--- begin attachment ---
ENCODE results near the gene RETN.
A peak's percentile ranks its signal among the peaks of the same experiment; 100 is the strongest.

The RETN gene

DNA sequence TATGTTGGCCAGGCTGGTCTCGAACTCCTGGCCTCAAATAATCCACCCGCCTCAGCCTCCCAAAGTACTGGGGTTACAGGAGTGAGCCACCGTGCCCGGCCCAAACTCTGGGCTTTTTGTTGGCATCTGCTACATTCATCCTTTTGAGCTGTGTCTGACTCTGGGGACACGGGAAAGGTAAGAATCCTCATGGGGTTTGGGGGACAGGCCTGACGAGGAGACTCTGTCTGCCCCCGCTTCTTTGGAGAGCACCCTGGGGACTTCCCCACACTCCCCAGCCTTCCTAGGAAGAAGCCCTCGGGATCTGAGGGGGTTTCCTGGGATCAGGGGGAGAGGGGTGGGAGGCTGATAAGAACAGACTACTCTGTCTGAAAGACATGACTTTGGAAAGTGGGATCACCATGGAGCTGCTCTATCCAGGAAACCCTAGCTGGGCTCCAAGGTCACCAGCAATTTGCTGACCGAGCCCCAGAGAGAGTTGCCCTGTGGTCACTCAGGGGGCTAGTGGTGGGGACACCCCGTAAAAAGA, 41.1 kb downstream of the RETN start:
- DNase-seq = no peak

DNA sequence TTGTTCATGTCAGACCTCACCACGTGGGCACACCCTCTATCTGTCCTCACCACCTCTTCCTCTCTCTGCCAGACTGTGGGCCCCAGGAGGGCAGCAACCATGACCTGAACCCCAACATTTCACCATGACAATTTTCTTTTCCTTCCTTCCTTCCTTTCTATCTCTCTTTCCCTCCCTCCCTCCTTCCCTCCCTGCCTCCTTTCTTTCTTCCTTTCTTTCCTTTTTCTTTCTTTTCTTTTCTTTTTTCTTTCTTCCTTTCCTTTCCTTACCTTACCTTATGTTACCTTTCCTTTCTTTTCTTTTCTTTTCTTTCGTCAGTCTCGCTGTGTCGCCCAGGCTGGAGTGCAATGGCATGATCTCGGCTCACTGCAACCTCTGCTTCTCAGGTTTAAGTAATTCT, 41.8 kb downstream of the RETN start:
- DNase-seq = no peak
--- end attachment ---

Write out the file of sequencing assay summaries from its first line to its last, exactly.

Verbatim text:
ENCODE results near the gene RETN.
A peak's percentile ranks its signal among the peaks of the same experiment; 100 is the strongest.

The RETN gene

DNA sequence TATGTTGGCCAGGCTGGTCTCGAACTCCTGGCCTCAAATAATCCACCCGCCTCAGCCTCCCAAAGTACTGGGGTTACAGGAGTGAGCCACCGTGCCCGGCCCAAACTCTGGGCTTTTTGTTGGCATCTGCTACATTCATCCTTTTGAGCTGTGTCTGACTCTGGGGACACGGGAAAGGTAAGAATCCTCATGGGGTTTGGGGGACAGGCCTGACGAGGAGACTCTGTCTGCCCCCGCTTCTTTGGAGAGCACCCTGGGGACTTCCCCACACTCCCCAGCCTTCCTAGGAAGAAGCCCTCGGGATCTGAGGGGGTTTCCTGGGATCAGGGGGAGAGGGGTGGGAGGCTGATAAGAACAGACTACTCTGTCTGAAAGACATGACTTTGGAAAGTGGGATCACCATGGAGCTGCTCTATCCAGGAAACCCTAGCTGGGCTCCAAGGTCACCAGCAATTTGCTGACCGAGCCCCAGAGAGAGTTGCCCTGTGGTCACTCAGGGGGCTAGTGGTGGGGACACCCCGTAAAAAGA, 41.1 kb downstream of the RETN start:
- DNase-seq = no peak

DNA sequence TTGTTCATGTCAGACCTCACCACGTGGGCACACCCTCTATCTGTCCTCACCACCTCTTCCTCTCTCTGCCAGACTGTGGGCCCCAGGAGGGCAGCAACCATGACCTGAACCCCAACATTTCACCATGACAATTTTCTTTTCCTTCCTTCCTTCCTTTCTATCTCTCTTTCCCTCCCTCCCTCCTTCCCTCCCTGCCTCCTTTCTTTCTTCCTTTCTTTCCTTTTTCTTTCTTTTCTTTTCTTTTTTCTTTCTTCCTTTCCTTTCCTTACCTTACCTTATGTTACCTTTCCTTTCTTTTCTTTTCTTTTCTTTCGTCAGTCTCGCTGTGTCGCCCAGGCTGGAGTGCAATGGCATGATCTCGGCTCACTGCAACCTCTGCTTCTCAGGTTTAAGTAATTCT, 41.8 kb downstream of the RETN start:
- DNase-seq = no peak